Last month, we wrote about the Forbes survey that found that nearly one-third of of those who combined finances had admitted to lying to spouses about money. But once you’ve cheated, what’s the best way to come clean to your better half?
How much do you like Dunkin’ Donuts? Definitely not as much as the New Jersey couple who are so devoted to its drive-thru coffee that they decided to get married there.
A jilted bride is suing her ex-beau who dumped her days before the wedding, leaving her standing at the altar holding a bill for nearly $100,000 in wedding expenses.
What kind of lies about money would cause you to end a romantic relationship? What is more important–debt or money problems themselves, or if your significant other lies about them? As young Americans begin their adult lives with unprecedented amounts of student loan debt, it’s important to confront debt and be honest with oneself and before pursuing a serious relationship. Just ask the California woman whose fiancÃ© broke their engagement after learning that her student loan debts were significantly higher than she had previously disclosed.
You already have home insurance, car insurance, life insurance, and maybe even health insurance—why not insure your marriage, too? For around $16 per month, a North Carolina company called SafeGuard sells “units of protection” that could be worth $1,250 if your marriage implodes in divorce. The company claims that it wants to help defray the costs associated with legal fees and finding a new home, but the insurance, called WedLock, comes with plenty of catches.
Putting on a wedding is a lot like putting on a show. A very expensive stressful show that’s for one night only.
You already know that it’s not healthy to fight about money all the time, but it might be a bigger risk factor for divorce than you think. A 2009 University of Virginia study found that couples who argue about finances every a week are 30% more likely to divorce than those who argue less frequently. In addition, a couple that marries with no assets are 70% more likely to divorce in three years than a couple bringing $10k in assets into the union.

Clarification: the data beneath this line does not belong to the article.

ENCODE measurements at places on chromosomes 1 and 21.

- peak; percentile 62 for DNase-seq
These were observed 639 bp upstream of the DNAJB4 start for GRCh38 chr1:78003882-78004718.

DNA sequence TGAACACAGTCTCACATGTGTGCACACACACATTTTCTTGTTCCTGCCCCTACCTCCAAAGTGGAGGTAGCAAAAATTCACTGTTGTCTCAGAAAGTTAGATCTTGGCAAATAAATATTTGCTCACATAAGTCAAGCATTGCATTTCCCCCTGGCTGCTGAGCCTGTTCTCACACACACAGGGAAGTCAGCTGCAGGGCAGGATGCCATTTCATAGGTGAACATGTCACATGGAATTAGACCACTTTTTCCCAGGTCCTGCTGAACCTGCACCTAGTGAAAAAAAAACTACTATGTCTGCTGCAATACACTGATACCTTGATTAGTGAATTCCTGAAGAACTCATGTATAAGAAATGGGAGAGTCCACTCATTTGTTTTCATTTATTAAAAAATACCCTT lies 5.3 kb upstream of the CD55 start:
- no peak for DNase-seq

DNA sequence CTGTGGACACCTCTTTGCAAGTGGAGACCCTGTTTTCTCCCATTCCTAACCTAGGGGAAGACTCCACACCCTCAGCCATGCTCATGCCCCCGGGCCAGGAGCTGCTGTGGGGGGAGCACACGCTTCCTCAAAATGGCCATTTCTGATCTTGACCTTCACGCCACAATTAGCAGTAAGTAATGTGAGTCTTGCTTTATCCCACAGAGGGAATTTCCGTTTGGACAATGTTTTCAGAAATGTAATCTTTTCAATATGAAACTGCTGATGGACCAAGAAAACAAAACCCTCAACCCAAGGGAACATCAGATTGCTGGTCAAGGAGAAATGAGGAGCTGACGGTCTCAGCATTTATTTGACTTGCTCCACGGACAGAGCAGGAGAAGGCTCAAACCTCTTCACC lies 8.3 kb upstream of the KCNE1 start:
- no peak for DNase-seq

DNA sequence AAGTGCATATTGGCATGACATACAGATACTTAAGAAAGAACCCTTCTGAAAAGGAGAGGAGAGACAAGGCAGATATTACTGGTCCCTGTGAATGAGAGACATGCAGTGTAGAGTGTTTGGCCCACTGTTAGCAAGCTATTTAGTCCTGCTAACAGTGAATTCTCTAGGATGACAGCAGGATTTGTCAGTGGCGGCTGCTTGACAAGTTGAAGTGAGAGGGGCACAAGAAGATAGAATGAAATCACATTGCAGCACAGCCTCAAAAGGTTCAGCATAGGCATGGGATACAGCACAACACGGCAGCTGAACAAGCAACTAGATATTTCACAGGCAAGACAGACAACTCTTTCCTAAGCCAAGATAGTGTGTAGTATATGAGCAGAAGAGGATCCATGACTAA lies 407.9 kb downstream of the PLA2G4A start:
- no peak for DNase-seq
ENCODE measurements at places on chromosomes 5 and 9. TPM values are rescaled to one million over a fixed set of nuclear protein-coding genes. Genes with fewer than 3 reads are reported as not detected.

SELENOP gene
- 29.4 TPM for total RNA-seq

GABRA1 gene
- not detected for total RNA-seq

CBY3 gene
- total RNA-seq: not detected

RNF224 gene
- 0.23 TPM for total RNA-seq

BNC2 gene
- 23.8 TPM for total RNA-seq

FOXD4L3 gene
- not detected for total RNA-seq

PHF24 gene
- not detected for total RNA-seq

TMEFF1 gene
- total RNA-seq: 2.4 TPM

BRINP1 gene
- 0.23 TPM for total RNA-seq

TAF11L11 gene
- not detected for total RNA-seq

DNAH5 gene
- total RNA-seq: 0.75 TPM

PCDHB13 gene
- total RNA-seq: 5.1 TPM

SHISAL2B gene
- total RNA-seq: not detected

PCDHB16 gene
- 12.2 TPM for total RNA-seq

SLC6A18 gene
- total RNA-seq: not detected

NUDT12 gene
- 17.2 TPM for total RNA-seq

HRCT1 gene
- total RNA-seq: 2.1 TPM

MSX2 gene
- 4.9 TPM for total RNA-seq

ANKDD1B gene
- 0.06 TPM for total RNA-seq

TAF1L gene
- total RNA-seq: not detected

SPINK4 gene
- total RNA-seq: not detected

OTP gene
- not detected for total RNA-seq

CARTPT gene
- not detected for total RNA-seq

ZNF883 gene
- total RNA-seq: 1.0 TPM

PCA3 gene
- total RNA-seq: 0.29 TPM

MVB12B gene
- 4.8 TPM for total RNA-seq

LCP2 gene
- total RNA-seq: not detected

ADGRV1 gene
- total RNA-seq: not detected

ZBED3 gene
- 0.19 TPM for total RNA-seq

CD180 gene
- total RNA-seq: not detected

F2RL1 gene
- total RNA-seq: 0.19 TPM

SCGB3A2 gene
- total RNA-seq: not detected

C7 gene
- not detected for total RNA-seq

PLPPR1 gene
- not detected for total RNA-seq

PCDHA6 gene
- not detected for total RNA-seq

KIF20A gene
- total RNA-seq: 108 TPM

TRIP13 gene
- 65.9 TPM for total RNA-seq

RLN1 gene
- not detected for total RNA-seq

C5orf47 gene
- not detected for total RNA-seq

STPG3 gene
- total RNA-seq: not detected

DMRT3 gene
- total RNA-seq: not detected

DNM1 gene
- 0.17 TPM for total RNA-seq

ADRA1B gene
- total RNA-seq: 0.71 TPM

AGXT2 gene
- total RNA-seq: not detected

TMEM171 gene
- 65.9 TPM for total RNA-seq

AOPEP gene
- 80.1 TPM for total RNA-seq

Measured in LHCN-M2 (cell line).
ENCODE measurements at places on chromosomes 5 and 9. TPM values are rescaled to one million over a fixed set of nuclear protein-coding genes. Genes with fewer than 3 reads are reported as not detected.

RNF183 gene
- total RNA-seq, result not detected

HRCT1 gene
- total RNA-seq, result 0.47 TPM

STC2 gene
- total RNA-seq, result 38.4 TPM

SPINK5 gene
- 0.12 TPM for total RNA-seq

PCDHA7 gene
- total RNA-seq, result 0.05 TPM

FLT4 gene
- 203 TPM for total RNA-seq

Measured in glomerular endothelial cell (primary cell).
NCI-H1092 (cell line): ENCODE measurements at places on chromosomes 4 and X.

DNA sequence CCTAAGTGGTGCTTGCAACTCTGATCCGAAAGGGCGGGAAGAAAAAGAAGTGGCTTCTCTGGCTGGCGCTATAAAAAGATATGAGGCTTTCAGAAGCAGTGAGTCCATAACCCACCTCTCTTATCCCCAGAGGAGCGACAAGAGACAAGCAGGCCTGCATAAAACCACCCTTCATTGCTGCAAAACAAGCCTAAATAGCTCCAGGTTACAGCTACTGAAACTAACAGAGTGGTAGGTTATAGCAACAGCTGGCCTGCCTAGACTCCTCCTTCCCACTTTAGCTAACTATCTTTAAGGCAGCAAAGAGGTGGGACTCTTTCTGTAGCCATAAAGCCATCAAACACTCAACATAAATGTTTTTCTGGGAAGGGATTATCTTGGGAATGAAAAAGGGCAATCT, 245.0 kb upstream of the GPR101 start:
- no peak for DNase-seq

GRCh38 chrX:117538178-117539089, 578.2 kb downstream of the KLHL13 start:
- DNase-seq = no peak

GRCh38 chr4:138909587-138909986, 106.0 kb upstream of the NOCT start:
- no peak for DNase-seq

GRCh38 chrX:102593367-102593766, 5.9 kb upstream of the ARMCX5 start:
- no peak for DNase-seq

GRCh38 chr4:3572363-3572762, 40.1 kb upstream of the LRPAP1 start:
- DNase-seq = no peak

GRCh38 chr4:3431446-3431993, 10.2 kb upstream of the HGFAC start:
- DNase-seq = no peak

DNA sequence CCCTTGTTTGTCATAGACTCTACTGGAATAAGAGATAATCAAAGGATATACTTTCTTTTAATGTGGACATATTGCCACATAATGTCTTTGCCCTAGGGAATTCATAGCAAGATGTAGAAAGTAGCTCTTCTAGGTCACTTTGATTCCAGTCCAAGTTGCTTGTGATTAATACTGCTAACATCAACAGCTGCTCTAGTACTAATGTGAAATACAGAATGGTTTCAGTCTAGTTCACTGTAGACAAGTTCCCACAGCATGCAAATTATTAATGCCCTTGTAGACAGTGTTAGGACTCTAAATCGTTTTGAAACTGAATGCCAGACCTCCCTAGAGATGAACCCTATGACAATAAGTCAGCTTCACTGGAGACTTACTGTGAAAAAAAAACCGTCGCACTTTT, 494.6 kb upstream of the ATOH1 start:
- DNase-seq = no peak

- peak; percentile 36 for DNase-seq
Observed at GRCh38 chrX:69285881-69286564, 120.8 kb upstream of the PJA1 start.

Deb tells Consumerist that she did the proper thing after her divorce: months ago, she brought a copy of the divorce decree to her local Bank of America branch so they could remove her ex-husband from the account. The branch manager declared the situation taken care of, which is why Deb was horrified to learn last week that her ex’s name had never been removed from the account, and he had transferred its contents–all of her money–into his own account. Yep, the branch manager made a mistake, and no one at BoA will admit that it was their mistake.
Liz Davidson at Forbes has an article about ways you and your spouse can fine-tune spending and investment patterns so that your marriage isn’t a financial drain. It’s easy enough to compare financial health before marriage (although lots of couples don’t do it, she notes), but even if your net income increases, your net worth could flatline or drop:
Marketers had a message for the housewives of the 1950s: they weren’t doing a good enough job at home. Their husbands had to resort to going elsewhere for it. Why, even the girls at the office could do it much better.
Before you tie your destiny and your credit rating to the person you love, there are some decidedly un-romantic conversations that you need to have in order to prevent discord and catastrophe later in life.
A reader wants to know whether or not he’s going to be held responsible for his fiancée’s old, bad debt now that they’re getting married. Because we went to Google Lawyer University just now, we’re happy to try to help.
At first glance, an awful economy would seem to be bad for marriages, since money squabbles would presumably lead to more fights. But divorce filings are down 50 percent nationally according to an Associated Press story.
Sources around the country say that the divorce rate is down nationwide, though it’s usually higher during economic recessions. One theory as to why: the economy is bad, but people are marrying later and cohabiting more frequently than past generations.
Life is full of surprises and challenges. Luckily, there’s a tax form for just about all of them. Via Kiplinger’s, here’s 14 major life events that allow for smart tax-saving moves, and how to make those moves.
Unless Filene’s Basement can renegotiate its rents, they’re set to close 11 of their 36 stores by February’s end. 3 of their stores in MD, one in NJ, NY, and VA, 2 in IL and PA, and one in MA, are on death row. If you’re a bride-to-be in one of the affected areas, guess you’ll have to travel out-of-state if you want to take advantage of one of their famous “Running of the Brides” sales, where hordes of women descend in teams to try on and buy wedding dresses marked down from the thousands of dollars to the hundreds.
WooHoo! I got a job! Right out of college and everything. With an awesome sign-on bonus! Now what am I supposed to do with all this money? I know I have options. Stock Market (HA!), bank, and under my pillow. I would put it in the bank but I have a wedding coming up in less then a year to pay for and I want to know my options for making good quick investments. Please help!